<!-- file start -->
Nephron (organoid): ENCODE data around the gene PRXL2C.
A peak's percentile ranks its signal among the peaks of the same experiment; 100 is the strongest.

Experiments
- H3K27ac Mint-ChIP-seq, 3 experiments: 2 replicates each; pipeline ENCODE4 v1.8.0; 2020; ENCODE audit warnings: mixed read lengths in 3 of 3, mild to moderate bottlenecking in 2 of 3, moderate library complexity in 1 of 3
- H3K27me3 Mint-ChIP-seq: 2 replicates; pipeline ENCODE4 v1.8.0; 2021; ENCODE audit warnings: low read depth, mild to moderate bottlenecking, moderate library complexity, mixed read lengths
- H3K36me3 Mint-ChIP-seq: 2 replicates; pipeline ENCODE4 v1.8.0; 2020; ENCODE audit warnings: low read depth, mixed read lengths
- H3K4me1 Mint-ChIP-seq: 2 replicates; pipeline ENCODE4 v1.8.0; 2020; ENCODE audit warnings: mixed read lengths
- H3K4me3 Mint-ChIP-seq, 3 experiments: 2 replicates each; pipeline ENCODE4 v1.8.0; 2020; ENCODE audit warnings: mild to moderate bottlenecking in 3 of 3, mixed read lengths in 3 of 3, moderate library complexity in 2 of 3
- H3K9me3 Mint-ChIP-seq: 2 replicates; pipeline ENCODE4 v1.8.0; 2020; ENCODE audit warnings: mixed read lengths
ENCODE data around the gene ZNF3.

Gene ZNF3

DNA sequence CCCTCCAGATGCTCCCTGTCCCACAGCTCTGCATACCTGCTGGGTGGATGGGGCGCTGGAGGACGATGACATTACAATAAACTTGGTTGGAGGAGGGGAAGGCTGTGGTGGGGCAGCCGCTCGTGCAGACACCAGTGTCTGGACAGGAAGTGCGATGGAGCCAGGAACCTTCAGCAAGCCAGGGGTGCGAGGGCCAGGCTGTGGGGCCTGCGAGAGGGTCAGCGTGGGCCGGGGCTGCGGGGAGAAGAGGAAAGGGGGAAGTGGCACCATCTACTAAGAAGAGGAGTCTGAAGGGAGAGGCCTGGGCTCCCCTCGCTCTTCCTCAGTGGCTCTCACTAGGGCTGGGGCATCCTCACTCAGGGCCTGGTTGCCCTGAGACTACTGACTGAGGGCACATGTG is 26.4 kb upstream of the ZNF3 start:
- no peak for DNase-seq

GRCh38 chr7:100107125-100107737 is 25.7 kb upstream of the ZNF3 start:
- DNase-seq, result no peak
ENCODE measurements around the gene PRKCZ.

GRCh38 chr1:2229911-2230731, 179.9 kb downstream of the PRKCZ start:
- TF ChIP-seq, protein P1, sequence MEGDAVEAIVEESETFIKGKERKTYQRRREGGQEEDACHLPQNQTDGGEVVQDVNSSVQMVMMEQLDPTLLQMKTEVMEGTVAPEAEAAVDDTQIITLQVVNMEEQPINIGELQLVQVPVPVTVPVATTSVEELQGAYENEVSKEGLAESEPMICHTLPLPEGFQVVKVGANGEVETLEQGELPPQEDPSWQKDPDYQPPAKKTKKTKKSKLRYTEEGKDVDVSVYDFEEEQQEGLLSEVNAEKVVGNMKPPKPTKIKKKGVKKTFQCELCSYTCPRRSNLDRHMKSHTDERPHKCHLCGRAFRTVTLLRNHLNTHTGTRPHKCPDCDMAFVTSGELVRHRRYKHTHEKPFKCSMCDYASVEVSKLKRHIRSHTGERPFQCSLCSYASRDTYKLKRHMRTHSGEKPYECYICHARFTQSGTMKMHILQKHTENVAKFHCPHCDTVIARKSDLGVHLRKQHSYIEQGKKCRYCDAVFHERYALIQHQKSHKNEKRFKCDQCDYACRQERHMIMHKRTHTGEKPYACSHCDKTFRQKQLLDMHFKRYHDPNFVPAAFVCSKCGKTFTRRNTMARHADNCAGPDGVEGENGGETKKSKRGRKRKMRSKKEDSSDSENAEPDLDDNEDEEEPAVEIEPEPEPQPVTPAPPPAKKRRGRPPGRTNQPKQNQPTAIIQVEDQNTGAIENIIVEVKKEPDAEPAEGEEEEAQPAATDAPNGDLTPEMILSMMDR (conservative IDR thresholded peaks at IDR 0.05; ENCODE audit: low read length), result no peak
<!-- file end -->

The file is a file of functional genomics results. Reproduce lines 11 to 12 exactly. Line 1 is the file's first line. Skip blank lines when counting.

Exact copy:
Gene ZNF3

DNA sequence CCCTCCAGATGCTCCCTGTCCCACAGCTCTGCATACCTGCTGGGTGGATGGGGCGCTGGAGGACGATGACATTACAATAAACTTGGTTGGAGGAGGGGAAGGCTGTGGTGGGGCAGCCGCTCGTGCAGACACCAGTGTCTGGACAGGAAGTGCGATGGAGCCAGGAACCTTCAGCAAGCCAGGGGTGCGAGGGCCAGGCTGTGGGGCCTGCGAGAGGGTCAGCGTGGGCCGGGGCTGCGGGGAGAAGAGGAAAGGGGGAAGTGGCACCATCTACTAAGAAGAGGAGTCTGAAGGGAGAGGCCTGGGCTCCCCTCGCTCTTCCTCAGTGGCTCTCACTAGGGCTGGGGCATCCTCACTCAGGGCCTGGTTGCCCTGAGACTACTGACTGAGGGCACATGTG is 26.4 kb upstream of the ZNF3 start: